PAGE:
Where To Go
When There Ain't No Snow?
In the 1954 classic Christmas movie, White Christmas, Bing Crosby and Danny Kaye play veterans who rally to save their former Army commander from bankruptcy when a snowless Vermont winter threatens his ski lodge. The movie ends happily with all romantic entanglements resolved and the heavens delivering a thick coating of snow.
We can’t speak for romantic issues but winters have continued to warm steadily over the past 64 years, and tristate ski resorts can no longer rely on a fickle Mother Nature to cover their slopes with snow. Ever-more-sophisticated snow making equipment now ensures that skiers can find their preferred recreation no matter what.
After a spring-like weekend, Ulla Jacobs, marketing director for Ski Sundown in New Hartford, said that 12 of the resort’s 16 trails were open Monday with the promise that the remaining four will be open and groomed in the coming days. “I understand we are going to get some real snow this week, which would be fantastic,” she said. “But it is supposed to get colder, so, no matter what, we will have the trails open.”
The timing couldn’t be better as the resort is gearing up for its 50th anniversary on January 25th. From 11:30- 2:30PM that day the ski center will provide entertainment in the form of a retro ski outfit contest, clowns, quaffing Sundown 5.0 beer (created by Brewery Legitimus), Music by The River, and a possible visit from NBC CT’s Snow Monster (weather permitting).
“We encourage everyone to come in their onesie ski outfits—big hair and hair bands to go with them,” said Jacobs.
The event is free with admission ticket or pass.
“There will be skiing all day,” Jacobs promised.
She noted that Ski Sundown is being proactive about the changing winter patterns. “Climate change is real,” she said, explaining that Ski Sundown is negotiating with the Metropolitan District Commission, which provides water to the Great Hartford area, to draw water from nearby Lake McDonough.
“I believe it will be in place next year,” she said, “which will give us much more water for making snow.
Sundown is not the only tristate ski resort that has to deal with the changing climate. Butternut Basin in Great Barrington MA, currently features 22 trails (16 open last week), 10 ski lifts, two terrain parks and a tubing area, is also making snow every time the temperature drops below 20 degrees. “We had a couple of cold nights last week,” Marketing Director Dillon Mahon said, “and we made a ton of snow. When it comes to making snow, all we need is water, cold weather and a snow-making crew. There has been a lot of progress in the technology behind snow guns.”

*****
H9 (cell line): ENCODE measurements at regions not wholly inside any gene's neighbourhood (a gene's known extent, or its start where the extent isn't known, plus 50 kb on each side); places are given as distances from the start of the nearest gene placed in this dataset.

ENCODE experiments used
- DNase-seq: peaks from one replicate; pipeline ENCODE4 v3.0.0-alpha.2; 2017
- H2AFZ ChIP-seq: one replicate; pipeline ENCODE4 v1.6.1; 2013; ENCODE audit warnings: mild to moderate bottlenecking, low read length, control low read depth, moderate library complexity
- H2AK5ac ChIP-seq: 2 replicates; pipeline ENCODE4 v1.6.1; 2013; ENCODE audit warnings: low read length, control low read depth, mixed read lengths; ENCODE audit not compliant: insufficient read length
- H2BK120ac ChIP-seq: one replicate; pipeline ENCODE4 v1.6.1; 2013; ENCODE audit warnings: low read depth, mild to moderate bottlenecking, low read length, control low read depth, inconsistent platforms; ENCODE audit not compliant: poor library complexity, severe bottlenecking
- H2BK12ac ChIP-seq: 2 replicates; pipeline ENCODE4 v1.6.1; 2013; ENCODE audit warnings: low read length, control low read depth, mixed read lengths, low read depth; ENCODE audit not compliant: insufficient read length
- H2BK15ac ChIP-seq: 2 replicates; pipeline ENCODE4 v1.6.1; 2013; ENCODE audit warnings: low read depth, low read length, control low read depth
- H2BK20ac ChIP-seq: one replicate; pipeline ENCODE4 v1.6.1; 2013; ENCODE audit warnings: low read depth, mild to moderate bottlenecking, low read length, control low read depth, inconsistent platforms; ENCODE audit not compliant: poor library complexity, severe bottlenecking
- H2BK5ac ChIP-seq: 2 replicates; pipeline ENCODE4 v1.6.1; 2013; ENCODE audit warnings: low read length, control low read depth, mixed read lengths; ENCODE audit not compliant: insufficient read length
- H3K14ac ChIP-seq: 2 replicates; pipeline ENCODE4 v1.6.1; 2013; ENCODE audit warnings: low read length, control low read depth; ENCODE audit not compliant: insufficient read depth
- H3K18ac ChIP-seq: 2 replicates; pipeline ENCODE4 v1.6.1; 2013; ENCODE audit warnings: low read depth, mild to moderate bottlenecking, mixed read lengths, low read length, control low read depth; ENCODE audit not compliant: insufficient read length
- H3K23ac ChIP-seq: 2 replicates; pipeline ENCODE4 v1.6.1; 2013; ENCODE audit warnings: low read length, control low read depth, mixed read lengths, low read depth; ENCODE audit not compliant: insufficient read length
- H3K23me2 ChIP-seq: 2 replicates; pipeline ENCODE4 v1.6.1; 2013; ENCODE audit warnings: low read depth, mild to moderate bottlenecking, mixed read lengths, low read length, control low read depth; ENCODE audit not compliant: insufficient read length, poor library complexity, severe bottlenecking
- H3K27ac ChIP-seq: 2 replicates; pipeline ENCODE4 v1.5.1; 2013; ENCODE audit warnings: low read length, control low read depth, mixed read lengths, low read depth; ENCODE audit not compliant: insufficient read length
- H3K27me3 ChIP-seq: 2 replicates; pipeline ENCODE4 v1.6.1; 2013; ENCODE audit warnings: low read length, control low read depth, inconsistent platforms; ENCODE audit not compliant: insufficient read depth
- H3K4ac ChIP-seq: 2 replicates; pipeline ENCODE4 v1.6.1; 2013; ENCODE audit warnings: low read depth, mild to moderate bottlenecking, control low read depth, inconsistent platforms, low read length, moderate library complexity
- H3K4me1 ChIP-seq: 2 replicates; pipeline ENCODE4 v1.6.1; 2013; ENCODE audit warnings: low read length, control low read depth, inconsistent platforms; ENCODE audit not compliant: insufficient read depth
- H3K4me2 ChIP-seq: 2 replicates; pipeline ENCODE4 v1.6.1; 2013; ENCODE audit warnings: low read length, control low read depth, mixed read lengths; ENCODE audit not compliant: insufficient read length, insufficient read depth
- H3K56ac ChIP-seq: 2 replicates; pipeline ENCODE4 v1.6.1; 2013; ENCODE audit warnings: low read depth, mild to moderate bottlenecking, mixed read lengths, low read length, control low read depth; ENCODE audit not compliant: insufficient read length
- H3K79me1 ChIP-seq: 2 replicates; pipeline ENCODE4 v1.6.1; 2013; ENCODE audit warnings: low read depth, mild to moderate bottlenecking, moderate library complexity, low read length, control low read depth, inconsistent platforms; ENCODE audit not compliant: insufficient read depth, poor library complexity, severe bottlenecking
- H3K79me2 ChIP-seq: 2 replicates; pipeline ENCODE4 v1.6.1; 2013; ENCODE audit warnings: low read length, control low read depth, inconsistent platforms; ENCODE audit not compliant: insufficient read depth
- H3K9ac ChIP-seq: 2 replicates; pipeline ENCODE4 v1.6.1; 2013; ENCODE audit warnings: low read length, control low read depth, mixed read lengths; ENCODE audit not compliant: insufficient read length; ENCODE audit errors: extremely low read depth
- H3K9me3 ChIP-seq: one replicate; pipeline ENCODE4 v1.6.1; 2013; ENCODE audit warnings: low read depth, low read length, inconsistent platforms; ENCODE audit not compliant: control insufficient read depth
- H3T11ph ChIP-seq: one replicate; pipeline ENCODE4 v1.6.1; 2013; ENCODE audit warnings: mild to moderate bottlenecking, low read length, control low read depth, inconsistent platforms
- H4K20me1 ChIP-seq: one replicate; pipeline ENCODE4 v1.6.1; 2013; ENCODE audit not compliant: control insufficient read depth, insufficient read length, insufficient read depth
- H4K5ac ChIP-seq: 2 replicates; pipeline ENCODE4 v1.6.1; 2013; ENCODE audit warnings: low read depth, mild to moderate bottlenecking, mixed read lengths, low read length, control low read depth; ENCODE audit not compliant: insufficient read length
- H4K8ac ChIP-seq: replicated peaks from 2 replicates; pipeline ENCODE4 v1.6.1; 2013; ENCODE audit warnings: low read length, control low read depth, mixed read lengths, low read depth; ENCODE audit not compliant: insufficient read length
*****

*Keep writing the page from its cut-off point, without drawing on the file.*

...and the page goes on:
Mahon admitted, “We have to roll with what we have,” but added, “I think we are doing a good job. We have several hundred cars in the lot today and there are a lot of people out there on the slopes. We’re embracing the learning aspect of it, the fun aspect and the family aspect.”
He believes that decades of unpredictable New England weather have acclimatized skiers to going to resorts with the assurance that they will be able to ski no matter what. “We’re always marketing, always trying to get them here and I think they have gotten used to the idea that there will be snow on the hills,” he said. “But I have to admit that when they see snow in their front yards on Wednesday, we feel the effect on Saturday.”
Particularly popular at ski resorts today are the Terrain Parks, where youngsters and adults can perform tricks similar to skateparks. Mahon said it takes a lot of snow to create the parks. “We pay a lot of attention to building good features and to the quality of the snow. We don’t have night skiing, which is to the snow’s benefit because we can groom it earlier before it freezes at night. It’s a strong point for us.”
Across the state line in Hillsdale NY, Catamount Ski Resort has 40 trails, about half of which were open last weekend. Director of Sales Rich Edwards said snow-making crews are busy making snow and grooming the trails to provide skiers with a pleasurable experience. “We plan to have all 40 open in the coming months,” he said.
“We prefer to have temperatures below 20 degrees to make snow,” he said. “We haven’t had many opportunities but, when we have, we have produced enough to keep the trails maintained and open.”
He said that covering hills with manmade snow has been “an industry norm for quite a few decades now” and is an ecologically sound answer to the lack of natural snow cover. “We have retention ponds that are filled by rain, runoff, springs and mountain streams. “They fill up in the summer and in winter we use them to make snow. When the snow melts, it flows back down into the ponds. It a nice cycle and the equipment now is much more sophisticated.”
Land intensive businesses such as ski resorts cannot afford to lay fallow during the off-season, and Edwards said that Catamount is busy all year long with outdoor adventures. “We have an aerial adventure park with 12 tree-top challenges and a zip tour with 1,000-foot-long and 5,500-foot-long lines—the longest in America. There is a drop of 1,000 feet and its takes two-and-a-half minutes for the ride.”
Butternut augments its winter schedule with summer concerts and festivals on the site, while Ski Sundown serves as a venue for events year-round.